Advanced Vanadium Compact Flow Batteries for Renewable Integration

Z.G. Yang
UniEnergy Technologies, LLC, US

Keywords: energy storage, battery

Summary:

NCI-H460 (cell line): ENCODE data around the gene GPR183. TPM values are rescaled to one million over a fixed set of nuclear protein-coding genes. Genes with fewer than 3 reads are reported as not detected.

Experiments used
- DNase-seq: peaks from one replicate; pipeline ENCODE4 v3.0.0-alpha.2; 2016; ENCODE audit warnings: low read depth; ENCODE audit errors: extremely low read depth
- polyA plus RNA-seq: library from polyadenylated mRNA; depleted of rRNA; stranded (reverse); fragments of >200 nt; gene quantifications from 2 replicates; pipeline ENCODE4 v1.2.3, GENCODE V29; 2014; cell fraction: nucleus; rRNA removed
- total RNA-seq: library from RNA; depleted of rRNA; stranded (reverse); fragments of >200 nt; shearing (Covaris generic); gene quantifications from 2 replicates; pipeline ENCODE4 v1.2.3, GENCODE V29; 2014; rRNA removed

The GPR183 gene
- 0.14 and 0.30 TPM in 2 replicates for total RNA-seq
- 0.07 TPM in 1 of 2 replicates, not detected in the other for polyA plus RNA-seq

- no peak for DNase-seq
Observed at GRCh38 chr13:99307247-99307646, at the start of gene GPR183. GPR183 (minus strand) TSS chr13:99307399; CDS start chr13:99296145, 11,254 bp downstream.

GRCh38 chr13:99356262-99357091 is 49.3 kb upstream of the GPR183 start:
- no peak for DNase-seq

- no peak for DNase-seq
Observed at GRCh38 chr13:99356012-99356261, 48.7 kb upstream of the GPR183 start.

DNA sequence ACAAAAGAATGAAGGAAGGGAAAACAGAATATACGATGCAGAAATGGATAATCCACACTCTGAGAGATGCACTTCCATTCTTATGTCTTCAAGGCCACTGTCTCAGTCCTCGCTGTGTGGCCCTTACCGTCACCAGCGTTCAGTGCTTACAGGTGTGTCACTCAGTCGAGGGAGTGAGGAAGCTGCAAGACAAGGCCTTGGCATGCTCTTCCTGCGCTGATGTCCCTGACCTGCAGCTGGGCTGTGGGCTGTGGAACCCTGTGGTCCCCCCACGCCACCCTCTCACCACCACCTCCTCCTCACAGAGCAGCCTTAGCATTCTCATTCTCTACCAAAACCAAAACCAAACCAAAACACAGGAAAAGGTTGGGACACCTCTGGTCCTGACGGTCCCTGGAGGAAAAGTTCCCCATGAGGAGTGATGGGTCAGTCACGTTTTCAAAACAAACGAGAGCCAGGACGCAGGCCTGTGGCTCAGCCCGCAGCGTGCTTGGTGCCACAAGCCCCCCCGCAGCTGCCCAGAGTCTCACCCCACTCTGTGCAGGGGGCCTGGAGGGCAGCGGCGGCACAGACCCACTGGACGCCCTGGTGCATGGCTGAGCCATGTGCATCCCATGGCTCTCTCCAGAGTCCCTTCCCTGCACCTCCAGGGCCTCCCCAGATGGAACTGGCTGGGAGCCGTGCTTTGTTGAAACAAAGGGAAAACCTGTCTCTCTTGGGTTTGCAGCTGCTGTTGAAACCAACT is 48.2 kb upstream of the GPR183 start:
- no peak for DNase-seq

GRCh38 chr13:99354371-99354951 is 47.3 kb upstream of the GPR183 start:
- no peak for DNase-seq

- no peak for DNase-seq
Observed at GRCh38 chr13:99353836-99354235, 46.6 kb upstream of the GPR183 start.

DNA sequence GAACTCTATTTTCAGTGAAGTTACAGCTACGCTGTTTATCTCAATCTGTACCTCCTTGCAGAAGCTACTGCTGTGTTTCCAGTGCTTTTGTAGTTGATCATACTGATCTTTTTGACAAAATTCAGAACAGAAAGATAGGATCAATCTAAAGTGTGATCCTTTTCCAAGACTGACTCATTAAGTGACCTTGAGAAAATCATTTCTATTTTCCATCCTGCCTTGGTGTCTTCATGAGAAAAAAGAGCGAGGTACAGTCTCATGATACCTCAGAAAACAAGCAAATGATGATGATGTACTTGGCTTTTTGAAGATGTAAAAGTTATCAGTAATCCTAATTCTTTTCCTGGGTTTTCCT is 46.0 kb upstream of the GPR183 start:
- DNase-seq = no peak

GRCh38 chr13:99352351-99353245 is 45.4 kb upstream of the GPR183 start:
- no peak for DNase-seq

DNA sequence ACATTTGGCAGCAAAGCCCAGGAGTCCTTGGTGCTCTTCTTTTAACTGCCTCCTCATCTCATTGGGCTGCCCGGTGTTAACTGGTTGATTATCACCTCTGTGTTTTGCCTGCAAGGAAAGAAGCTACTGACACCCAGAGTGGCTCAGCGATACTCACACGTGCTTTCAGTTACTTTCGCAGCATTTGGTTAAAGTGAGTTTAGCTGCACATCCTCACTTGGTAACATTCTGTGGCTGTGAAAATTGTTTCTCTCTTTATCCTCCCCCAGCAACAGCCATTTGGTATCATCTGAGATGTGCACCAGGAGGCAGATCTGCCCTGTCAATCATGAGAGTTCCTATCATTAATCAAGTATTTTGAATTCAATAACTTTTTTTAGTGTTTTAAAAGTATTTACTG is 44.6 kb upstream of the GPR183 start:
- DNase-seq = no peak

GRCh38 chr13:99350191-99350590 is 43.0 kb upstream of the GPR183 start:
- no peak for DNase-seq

Vanadium redox flow batteries (VRFB’s) store electricity in aqueous electrolytes and discharge it when needed by flowing the liquid electrolytes through battery stacks. Unlike conventional batteries, VRFB’s allow the full separation of power (KW) and energy (kWh) and offer intrinsic advantages such as safety. With vanadium species as “active” elements on both positive and negative sides, VRFB’s have been demonstrated to have virtually unlimited cycle life for both shallow and deep cycles. However, traditional VRFB’s are still limited in their electrolyte energy density, power capability and operating temperature range, among other issues. They are thus challenged to meet performance and economic requirements. To address these issues and meet these requirements, UniEnergy Technologies, LLC (UET) is commercializing an Advanced Vanadium Compact Flow Battery (AV-CFB) that utilizes sulfate and chloride mixed acid electrolytes initially developed and patented at Pacific Northwest National Lab under support of the DOE-OE Storage Program. (The effort has just won the Federal Laboratory Consortium’s (FLC) Excellence in Technology Transfer Award.) UET’s AV-CFB has been proved to practically double energy density, over double power capability and operate over a much greater temperature range, improving their performance and operational flexibility over conventional VFRB’s and making them desirable storage technologies for renewable integration. This paper will discuss the new generation VRFB and the UET’ AV-CFB system that enables in an all-in-one configuration for renewable smoothing, firming, and time-shifting.